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Abstract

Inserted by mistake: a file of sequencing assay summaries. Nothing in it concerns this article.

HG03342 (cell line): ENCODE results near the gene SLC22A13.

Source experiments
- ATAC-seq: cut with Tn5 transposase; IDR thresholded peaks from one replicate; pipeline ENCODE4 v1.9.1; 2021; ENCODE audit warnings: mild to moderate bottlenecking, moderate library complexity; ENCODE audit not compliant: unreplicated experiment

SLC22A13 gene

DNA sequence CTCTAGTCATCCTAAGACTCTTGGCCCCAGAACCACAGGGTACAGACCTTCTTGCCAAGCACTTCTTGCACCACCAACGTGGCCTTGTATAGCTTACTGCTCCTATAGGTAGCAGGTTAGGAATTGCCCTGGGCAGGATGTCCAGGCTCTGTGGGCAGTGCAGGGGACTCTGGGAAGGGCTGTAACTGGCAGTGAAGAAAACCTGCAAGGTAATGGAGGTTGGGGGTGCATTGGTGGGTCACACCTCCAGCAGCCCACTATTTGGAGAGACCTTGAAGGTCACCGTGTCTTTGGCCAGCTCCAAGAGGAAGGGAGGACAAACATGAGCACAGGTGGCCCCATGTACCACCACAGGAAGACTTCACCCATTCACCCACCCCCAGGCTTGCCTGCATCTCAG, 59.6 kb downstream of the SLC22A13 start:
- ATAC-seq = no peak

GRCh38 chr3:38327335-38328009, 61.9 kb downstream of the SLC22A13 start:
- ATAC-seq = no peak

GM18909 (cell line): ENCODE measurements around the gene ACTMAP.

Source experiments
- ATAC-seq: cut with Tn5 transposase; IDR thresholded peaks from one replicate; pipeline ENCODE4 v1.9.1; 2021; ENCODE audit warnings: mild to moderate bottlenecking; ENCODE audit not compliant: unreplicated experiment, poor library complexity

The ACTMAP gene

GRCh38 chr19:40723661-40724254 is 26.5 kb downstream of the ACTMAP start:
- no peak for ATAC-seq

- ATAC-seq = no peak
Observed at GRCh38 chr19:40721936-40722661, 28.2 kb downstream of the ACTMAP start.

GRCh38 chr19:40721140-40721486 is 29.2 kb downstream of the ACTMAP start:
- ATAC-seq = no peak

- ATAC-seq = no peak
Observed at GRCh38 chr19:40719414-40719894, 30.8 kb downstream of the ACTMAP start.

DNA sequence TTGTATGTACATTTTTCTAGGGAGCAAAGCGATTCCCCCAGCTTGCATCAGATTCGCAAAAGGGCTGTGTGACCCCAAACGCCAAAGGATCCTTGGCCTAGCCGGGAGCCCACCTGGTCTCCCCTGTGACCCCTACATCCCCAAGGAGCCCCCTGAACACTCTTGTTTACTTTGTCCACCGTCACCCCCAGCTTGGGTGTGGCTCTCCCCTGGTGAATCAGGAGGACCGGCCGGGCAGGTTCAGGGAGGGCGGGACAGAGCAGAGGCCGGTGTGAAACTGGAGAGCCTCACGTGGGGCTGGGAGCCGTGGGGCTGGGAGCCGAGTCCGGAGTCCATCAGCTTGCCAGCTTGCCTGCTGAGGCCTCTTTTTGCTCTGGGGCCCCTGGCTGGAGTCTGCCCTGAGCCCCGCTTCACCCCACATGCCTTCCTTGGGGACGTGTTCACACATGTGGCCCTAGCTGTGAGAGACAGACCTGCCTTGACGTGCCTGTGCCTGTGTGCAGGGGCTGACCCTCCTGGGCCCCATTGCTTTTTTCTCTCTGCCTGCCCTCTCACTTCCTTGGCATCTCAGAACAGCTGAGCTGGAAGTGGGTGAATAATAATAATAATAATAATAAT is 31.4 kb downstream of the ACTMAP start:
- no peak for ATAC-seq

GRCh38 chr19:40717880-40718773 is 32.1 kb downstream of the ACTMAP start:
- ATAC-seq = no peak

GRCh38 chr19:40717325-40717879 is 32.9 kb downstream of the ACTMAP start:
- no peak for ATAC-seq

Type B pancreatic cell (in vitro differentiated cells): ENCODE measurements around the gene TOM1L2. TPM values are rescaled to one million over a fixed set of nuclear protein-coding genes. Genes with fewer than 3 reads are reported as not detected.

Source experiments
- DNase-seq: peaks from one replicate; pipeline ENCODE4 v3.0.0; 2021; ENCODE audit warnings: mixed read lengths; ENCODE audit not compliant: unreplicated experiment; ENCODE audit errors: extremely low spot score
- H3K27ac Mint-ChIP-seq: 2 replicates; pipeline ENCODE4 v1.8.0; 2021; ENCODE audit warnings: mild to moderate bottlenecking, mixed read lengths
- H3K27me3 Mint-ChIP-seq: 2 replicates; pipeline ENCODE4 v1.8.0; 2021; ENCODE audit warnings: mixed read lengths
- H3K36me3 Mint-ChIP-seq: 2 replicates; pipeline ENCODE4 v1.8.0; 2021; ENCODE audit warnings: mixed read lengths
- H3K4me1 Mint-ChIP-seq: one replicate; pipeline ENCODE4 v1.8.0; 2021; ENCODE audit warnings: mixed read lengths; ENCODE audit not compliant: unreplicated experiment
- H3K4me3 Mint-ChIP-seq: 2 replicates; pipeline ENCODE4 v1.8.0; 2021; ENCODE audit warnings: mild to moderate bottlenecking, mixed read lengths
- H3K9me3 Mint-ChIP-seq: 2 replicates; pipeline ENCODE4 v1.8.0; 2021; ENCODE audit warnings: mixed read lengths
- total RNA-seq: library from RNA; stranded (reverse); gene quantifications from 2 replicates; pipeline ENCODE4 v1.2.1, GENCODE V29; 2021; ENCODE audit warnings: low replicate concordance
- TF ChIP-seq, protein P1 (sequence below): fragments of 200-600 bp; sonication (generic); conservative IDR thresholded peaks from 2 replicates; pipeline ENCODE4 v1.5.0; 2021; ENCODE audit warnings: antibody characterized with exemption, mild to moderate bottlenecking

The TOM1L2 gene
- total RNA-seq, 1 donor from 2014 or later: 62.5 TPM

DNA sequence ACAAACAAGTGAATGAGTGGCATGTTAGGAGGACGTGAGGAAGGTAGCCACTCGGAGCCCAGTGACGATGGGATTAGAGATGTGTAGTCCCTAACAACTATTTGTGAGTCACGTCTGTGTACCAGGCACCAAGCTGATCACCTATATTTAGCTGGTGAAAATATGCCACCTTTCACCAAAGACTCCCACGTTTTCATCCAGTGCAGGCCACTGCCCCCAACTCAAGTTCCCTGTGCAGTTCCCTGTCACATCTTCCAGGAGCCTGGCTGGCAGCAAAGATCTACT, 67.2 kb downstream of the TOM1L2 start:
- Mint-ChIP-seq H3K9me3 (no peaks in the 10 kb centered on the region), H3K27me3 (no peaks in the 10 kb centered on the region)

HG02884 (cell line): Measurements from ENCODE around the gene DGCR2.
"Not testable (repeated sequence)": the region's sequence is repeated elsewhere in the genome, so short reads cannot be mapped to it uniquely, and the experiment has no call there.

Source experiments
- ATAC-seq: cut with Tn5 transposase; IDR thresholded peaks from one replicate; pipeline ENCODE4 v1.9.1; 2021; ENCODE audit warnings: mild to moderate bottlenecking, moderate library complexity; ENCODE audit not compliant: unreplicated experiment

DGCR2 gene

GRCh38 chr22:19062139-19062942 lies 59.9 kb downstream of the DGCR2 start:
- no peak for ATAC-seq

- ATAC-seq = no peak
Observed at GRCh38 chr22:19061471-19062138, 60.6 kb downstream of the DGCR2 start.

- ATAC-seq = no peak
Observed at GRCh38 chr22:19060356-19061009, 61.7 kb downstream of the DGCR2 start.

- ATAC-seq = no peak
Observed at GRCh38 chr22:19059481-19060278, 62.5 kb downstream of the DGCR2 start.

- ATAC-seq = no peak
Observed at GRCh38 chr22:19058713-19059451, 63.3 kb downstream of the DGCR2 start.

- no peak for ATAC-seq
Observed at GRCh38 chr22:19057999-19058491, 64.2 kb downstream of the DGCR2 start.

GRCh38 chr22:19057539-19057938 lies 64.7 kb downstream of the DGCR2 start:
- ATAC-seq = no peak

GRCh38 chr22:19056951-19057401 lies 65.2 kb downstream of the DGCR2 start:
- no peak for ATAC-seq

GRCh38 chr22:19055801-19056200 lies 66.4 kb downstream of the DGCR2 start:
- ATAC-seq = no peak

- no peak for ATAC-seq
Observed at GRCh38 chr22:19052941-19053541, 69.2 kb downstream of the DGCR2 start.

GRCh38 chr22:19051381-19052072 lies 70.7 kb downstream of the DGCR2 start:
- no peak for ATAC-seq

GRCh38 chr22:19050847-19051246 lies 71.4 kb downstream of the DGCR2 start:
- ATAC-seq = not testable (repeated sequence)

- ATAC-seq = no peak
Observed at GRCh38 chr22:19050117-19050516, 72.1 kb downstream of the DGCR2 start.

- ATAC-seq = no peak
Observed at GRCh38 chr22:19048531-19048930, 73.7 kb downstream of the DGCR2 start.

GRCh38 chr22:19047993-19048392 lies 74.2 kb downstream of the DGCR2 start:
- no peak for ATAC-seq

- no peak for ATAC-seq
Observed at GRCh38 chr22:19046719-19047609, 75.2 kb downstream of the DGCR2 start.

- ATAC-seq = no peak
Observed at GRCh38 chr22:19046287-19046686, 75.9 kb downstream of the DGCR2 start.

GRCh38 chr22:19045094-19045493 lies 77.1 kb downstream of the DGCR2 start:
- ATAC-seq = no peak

Recent findings in cognitive neuroscience enable improved understanding of embodiment and egocentric space in architecture. From a historical perspective the human body has been inferred as a reference in the debate of architectonic proportion. It was suggested that architectonic form moulds the subjective experience of the environment in contingency with skilful articulation of geometrical proportions in a three-dimensional construct. Modern science recalls several notions of how perception, thought and action are embodied. Embodiment and the sense of body ownership as such have been linked to multisensory and own-body processing, allowing for a relationship between aspects of the self to the conception of architectonic space and theory. Investigations about multisensory integration of architectonic space and its relation to own-body processing may therefore provide scientific insight to metaphorical and functional associations with the human bodily experience of architectonic space and its digital representation including perspective and immersive virtual reality. Attempts to sketch an interaction between architecture and cognitive neuroscience may bring about a design discipline based on multisensory own-body processing with permeable borders to contemporary science and technologies. This PhD thesis introduces digital space and cognitive neuroscience to the investigation of embodiment in architecture using techniques from immersive virtual reality and cognitive psychology. Here, three experimental studies using immersive virtual reality were based on the phenomenology of own-body perception introducing parameters from architecture. With such setups we tested whether bodily self-consciousness may be associated to architecture through a visuo-tactile conflict, and, whether changes in the architectonic space modulate bodily self-consciousness. Our results relate bodily self-consciousness with architecture specific perceptions, as well as bodily stability. Also, we observed perceptual changes related to visual perspective. We discuss such findings with regard to bodily feelings and perceived geometry through a critical confrontation with notions of embodiment in architecture.

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